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Re: [Discuss-gnuradio] Speaking in Favor of Firewire

From: Eugen Leitl
Subject: Re: [Discuss-gnuradio] Speaking in Favor of Firewire
Date: Sat, 11 Jan 2003 14:35:49 +0100 (CET)

On Sat, 11 Jan 2003, Jeff Rush wrote:

> I'd like to speak in favor of using Firewire versus USB 2.0.  My 

What's wrong with FastEthernet (there are now embeddeds with FastEthernet 
on-chip), GBit Ethernet (whether optical or Cu)?

> background is systems software with some digital electronics engineering 
> -- complete novice where RF is concerned.  I have not yet built a 
> Firewire board, so my claims are based on tech lit, not experience.  I 
> plan to do so, when I am gainfully employed again... ;-(
> Firewire is cool because:
> [*] current speed is 400 megabits per second, with standards for up to
>      3.2 gigabits per second when switching from wire to fiberoptic,

Current GBit Ethernet is 1000 MBit/s, and 10 GBit/s is coming.
> [*] supports bandwidth allocation and isochronous streaming, with a
>      transmission frequency of down to 125 usec per block of 1KB.

Once it streams you're golden, but it can take ms to start streaming, or 
even longer, in worst case. You can get ~30 us pingpong latency over 
current FastEthernet from userland code.
> [*] can be daisy-chained, so multiple radios could be strung together
>      say for a phased-antenna setup or just protocol/freq conversion,

Ethernet and (since recently) GBit Ethernet have cheap few-port switches 
and scale to hundreds and thousands ports, if needed.
> [*] data stream doesn't have to go thru the PC but can be picked up
>      by other Firewire devices on the same cable; the PC then becomes
>      a symphony conductor directing data streams among radio units,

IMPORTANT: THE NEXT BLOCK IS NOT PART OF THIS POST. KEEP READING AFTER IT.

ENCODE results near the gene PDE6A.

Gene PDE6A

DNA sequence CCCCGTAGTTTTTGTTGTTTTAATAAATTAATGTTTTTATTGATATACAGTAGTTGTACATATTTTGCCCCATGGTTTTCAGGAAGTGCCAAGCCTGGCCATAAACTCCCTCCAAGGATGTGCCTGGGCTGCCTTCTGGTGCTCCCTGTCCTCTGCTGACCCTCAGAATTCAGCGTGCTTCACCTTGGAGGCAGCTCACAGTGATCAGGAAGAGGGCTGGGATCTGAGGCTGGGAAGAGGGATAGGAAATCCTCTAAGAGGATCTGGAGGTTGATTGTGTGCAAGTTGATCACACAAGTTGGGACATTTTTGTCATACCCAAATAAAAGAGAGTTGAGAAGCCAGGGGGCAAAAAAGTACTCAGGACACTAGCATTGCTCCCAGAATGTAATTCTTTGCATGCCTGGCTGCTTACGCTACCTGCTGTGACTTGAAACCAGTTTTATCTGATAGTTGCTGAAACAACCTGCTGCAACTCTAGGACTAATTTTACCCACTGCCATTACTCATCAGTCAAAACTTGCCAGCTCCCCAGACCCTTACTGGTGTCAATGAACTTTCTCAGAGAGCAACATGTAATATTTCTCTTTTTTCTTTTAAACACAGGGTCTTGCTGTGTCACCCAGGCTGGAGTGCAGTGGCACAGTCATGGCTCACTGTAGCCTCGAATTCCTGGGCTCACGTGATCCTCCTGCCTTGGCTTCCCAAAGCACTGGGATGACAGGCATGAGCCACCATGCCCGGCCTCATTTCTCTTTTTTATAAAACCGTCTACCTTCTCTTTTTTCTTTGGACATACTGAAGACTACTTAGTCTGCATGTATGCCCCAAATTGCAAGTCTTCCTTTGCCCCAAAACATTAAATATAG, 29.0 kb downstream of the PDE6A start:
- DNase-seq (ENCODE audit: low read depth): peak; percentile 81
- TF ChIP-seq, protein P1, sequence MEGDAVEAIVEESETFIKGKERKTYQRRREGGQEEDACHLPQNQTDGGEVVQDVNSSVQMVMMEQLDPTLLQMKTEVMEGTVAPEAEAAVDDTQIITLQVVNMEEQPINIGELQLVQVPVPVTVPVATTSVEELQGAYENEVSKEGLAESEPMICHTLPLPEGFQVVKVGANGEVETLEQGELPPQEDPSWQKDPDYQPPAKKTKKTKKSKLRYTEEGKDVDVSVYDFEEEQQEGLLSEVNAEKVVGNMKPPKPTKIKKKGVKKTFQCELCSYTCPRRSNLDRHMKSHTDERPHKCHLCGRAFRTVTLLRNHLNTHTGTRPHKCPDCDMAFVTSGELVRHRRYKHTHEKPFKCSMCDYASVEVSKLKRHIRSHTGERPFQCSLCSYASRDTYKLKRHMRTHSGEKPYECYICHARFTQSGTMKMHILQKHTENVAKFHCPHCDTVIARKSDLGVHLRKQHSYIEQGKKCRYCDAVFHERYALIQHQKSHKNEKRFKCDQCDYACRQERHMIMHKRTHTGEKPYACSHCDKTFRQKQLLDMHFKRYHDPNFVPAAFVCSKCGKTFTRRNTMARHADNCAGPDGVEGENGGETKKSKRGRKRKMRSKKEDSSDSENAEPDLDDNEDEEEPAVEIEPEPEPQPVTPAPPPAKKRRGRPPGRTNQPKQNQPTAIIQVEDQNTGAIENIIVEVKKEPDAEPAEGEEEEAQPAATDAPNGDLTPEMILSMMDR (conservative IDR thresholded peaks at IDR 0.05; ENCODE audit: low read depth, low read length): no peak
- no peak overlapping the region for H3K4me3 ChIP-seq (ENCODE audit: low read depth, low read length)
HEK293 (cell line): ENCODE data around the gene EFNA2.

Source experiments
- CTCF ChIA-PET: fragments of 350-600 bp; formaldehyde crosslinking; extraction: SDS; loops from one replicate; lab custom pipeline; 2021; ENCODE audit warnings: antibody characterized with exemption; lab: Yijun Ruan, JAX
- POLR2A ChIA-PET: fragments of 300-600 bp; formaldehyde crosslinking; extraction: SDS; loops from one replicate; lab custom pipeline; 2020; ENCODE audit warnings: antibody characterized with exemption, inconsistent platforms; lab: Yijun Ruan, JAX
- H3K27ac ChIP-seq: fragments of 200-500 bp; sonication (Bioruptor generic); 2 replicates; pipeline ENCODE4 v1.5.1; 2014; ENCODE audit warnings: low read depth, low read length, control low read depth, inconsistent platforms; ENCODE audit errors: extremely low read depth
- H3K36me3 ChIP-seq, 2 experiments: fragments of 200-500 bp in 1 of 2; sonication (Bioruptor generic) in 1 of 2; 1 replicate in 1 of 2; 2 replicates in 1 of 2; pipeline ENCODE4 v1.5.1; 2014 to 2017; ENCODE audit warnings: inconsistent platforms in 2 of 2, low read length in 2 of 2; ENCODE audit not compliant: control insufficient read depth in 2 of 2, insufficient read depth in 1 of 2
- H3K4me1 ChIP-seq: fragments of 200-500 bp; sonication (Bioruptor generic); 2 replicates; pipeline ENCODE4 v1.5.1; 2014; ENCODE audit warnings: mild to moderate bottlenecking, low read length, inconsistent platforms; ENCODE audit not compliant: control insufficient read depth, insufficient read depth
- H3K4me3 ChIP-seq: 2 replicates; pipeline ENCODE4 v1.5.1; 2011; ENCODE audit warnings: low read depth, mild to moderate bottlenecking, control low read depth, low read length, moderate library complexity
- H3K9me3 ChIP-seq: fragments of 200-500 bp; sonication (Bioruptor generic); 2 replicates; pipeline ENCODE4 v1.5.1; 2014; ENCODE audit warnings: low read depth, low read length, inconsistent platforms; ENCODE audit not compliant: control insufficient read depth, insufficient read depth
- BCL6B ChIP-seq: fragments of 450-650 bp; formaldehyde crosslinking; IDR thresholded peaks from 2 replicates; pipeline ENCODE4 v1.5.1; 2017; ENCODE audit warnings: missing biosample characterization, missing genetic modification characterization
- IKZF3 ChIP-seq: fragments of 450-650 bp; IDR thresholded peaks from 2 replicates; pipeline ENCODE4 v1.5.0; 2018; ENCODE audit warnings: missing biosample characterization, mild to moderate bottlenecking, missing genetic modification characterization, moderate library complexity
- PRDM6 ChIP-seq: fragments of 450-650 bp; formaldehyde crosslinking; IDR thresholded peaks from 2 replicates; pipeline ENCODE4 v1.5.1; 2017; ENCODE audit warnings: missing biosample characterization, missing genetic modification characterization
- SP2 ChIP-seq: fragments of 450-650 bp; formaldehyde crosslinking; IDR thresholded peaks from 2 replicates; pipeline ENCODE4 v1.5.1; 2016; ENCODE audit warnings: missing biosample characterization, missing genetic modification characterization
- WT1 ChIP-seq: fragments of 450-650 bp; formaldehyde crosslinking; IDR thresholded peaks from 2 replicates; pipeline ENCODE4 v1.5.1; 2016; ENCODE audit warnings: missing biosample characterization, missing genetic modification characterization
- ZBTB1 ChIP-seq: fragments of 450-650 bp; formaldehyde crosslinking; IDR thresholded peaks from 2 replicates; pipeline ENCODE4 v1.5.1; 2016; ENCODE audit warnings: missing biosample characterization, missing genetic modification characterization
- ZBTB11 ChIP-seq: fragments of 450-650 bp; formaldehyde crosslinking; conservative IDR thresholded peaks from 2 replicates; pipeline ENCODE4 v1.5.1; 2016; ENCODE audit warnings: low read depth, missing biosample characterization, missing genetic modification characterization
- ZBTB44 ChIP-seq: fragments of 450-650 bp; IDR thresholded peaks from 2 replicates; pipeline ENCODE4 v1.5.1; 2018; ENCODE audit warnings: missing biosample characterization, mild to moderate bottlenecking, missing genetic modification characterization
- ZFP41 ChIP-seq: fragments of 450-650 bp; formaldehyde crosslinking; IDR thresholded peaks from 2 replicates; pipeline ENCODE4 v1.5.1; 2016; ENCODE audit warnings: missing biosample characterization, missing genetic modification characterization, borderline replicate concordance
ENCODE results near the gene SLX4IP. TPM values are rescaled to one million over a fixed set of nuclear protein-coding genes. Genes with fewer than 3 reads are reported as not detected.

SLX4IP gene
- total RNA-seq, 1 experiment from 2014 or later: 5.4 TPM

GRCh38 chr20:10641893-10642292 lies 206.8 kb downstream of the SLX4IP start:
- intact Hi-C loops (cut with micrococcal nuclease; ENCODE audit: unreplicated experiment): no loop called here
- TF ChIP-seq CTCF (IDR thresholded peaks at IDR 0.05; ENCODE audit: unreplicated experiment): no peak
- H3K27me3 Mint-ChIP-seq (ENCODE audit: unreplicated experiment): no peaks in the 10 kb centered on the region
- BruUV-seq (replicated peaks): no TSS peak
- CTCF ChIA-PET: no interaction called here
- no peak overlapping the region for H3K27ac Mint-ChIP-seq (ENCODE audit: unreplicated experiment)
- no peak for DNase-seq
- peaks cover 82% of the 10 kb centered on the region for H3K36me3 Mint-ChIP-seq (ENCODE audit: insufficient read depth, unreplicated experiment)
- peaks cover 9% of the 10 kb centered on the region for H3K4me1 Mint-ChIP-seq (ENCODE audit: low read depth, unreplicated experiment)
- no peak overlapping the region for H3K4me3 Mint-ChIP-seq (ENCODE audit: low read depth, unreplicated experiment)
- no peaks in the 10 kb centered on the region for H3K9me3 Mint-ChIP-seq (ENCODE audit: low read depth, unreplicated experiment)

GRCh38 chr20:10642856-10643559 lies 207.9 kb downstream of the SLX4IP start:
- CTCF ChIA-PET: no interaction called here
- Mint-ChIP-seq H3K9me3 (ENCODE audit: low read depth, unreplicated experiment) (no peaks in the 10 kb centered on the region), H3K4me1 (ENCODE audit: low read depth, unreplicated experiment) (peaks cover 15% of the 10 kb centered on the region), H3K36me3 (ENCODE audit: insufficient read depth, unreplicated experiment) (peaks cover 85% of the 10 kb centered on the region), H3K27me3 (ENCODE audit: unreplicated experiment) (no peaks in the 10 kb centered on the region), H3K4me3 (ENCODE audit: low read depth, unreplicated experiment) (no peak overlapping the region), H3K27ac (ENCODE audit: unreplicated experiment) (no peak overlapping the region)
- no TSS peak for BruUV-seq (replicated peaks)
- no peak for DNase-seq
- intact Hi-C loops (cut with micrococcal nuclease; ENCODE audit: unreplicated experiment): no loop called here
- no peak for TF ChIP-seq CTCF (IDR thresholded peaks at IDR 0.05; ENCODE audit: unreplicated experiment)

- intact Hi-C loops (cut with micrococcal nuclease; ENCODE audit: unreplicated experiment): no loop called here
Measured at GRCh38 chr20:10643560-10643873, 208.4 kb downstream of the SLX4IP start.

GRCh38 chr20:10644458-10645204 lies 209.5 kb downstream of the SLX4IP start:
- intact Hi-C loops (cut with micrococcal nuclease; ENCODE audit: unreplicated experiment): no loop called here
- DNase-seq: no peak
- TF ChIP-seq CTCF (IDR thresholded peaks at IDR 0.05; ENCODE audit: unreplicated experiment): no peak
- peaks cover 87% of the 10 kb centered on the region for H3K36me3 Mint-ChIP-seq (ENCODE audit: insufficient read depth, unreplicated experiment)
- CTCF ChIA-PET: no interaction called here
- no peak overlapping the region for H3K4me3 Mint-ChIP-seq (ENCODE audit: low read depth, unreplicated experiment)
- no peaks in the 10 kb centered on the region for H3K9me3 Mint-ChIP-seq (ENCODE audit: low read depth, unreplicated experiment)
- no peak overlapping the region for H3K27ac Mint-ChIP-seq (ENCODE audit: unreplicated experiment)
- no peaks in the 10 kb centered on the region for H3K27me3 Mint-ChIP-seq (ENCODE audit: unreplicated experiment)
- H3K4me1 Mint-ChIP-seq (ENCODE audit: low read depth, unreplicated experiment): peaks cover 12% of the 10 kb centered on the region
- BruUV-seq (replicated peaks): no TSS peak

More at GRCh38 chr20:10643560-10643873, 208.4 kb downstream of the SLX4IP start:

So does Ethernet.
> [*] multiple listeners, so that a raw data stream from a receiver
>      can be processed/filtered by multiple CPU devices, to extract
>      features/frequency bands,

You can broadcast at switch level, and a switch supports any topology, 
being a true crossbar.
> [*] both power (8 to 40 volts, 1.5 A max) and data go over same cable,

Have seen this for Ethernet, too (a weatherproofed 802.11b AP/bridge).
> [*] supports fiberoptic cabling, which may be useful in noise reduction
>      and placing the conversion electronics close to antenna fixtures
>      (although you lose the power option when using fiberoptics),

So does Ethernet.
> [*] the leading chipsets are available on the web from TI in cheap
>      ($5-15), small quantities for home/hobbyists via a relationship
>      btw TI and Digikey,

You can get complete embedded PCs with Linux(BIOS) and FastEthernet 
> [*] single chip solutions are available from TI; used to be you had to
>      use a PHY chip and a LINK chip but not anymore,

First single-chip embeddeds with FastEthernet onchip has been reported.
> [*] on the PC side, drivers come with Windows, MacOS and Linux, so
>      everyone can play,

Even more true for Ethernet.
> [*] has a simple, memory-mapped read-write register architecture (up
>      to 256 terabytes per device), for controlling devices (tuning,
>      filtering, etc.); no need to invent another protocol or packet
>      format,

> [*] self-configuring addresses, no need for switches or IP assignment,

Switches are an advantage, if cheap, since being crossbars. Plug and play 
with DHCP (and Apple's new discovery) is even simpler with Ethernet.
> Note: The standard firewire cable is good for 400 Mbps over 4.5 meters
>        using 28 AWG wire.  Cables with 24 AWG can run up to 14 meters
>        and several companies (NEC, Sony) have announced plastic optical
>        fiber solutions that allow for lengths of up 100 meters.

Uh, you just can't beat a LAN with WAN ambitions, as far as distance is 
> Re protocol stacks on the -device- side; many of the chips I've seen 
> don't require a lot of protocol work as they do much of it internally; 
> you just shove bits thru.  However some kind of CPU will be required but 
> if chosen carefully, can be something uLinux-based, meaning the protocol 
> stack is free and accessible, which is part of the charter of GNU Radio.

Have you checked out LinuxBIOS?

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